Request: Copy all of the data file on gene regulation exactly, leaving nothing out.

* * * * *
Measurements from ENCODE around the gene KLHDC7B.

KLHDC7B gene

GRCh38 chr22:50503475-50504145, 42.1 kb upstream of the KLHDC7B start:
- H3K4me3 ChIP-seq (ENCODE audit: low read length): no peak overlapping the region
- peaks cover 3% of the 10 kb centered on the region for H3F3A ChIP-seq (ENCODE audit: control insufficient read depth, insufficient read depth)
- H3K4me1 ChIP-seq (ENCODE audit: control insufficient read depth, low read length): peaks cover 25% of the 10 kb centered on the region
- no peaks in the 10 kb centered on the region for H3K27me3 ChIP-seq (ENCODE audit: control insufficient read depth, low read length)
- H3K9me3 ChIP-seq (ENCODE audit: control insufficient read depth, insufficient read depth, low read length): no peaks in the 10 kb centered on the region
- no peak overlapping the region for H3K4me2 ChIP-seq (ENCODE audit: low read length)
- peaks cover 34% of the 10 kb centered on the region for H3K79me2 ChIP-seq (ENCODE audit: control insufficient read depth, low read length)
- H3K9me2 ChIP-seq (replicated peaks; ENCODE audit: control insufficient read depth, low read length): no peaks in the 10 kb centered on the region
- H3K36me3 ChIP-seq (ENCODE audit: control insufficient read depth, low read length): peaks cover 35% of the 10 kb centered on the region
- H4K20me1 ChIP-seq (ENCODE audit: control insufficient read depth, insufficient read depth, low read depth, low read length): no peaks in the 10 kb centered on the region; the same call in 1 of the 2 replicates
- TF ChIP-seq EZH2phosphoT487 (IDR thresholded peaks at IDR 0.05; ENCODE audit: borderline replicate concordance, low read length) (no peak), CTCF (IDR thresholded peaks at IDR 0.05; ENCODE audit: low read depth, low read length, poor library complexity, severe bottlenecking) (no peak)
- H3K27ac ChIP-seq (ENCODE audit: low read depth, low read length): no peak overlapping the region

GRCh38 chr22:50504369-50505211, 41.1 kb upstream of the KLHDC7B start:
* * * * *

Measurements from ENCODE around the gene KLHDC7B.

KLHDC7B gene

GRCh38 chr22:50503475-50504145, 42.1 kb upstream of the KLHDC7B start:
- H3K4me3 ChIP-seq (ENCODE audit: low read length): no peak overlapping the region
- peaks cover 3% of the 10 kb centered on the region for H3F3A ChIP-seq (ENCODE audit: control insufficient read depth, insufficient read depth)
- H3K4me1 ChIP-seq (ENCODE audit: control insufficient read depth, low read length): peaks cover 25% of the 10 kb centered on the region
- no peaks in the 10 kb centered on the region for H3K27me3 ChIP-seq (ENCODE audit: control insufficient read depth, low read length)
- H3K9me3 ChIP-seq (ENCODE audit: control insufficient read depth, insufficient read depth, low read length): no peaks in the 10 kb centered on the region
- no peak overlapping the region for H3K4me2 ChIP-seq (ENCODE audit: low read length)
- peaks cover 34% of the 10 kb centered on the region for H3K79me2 ChIP-seq (ENCODE audit: control insufficient read depth, low read length)
- H3K9me2 ChIP-seq (replicated peaks; ENCODE audit: control insufficient read depth, low read length): no peaks in the 10 kb centered on the region
- H3K36me3 ChIP-seq (ENCODE audit: control insufficient read depth, low read length): peaks cover 35% of the 10 kb centered on the region
- H4K20me1 ChIP-seq (ENCODE audit: control insufficient read depth, insufficient read depth, low read depth, low read length): no peaks in the 10 kb centered on the region; the same call in 1 of the 2 replicates
- TF ChIP-seq EZH2phosphoT487 (IDR thresholded peaks at IDR 0.05; ENCODE audit: borderline replicate concordance, low read length) (no peak), CTCF (IDR thresholded peaks at IDR 0.05; ENCODE audit: low read depth, low read length, poor library complexity, severe bottlenecking) (no peak)
- H3K27ac ChIP-seq (ENCODE audit: low read depth, low read length): no peak overlapping the region

GRCh38 chr22:50504369-50505211, 41.1 kb upstream of the KLHDC7B start: